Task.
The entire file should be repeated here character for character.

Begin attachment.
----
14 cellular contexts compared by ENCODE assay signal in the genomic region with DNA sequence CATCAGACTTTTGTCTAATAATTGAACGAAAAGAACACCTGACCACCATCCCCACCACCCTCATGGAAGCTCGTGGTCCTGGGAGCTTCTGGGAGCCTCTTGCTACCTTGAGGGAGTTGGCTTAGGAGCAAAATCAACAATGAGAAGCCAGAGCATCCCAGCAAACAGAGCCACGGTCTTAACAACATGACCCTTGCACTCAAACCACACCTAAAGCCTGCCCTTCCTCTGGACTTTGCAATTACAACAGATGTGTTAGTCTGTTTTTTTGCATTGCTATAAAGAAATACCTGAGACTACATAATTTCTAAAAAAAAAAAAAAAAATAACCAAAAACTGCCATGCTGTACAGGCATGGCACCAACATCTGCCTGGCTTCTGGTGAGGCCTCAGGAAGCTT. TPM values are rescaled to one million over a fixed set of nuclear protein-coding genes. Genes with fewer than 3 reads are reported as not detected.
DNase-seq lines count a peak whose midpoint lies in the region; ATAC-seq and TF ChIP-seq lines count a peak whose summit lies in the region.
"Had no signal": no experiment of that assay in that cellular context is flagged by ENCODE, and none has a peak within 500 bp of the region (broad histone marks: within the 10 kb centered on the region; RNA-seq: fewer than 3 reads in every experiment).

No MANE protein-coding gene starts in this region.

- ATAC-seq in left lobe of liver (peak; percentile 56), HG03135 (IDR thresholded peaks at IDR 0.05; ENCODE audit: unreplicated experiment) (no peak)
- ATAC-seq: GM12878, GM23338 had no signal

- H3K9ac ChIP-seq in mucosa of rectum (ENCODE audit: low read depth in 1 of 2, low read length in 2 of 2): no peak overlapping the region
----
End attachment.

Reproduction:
14 cellular contexts compared by ENCODE assay signal in the genomic region with DNA sequence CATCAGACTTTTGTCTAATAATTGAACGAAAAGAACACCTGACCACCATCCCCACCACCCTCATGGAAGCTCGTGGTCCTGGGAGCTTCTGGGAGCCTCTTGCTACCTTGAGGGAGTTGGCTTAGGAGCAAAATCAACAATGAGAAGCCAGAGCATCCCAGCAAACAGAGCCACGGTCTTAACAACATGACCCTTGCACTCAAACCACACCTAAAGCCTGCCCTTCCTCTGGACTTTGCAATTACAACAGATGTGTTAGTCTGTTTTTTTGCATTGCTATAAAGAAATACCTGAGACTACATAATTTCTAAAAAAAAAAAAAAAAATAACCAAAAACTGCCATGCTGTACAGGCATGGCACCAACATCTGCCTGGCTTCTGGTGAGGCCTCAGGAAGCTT. TPM values are rescaled to one million over a fixed set of nuclear protein-coding genes. Genes with fewer than 3 reads are reported as not detected.
DNase-seq lines count a peak whose midpoint lies in the region; ATAC-seq and TF ChIP-seq lines count a peak whose summit lies in the region.
"Had no signal": no experiment of that assay in that cellular context is flagged by ENCODE, and none has a peak within 500 bp of the region (broad histone marks: within the 10 kb centered on the region; RNA-seq: fewer than 3 reads in every experiment).

No MANE protein-coding gene starts in this region.

- ATAC-seq in left lobe of liver (peak; percentile 56), HG03135 (IDR thresholded peaks at IDR 0.05; ENCODE audit: unreplicated experiment) (no peak)
- ATAC-seq: GM12878, GM23338 had no signal

- H3K9ac ChIP-seq in mucosa of rectum (ENCODE audit: low read depth in 1 of 2, low read length in 2 of 2): no peak overlapping the region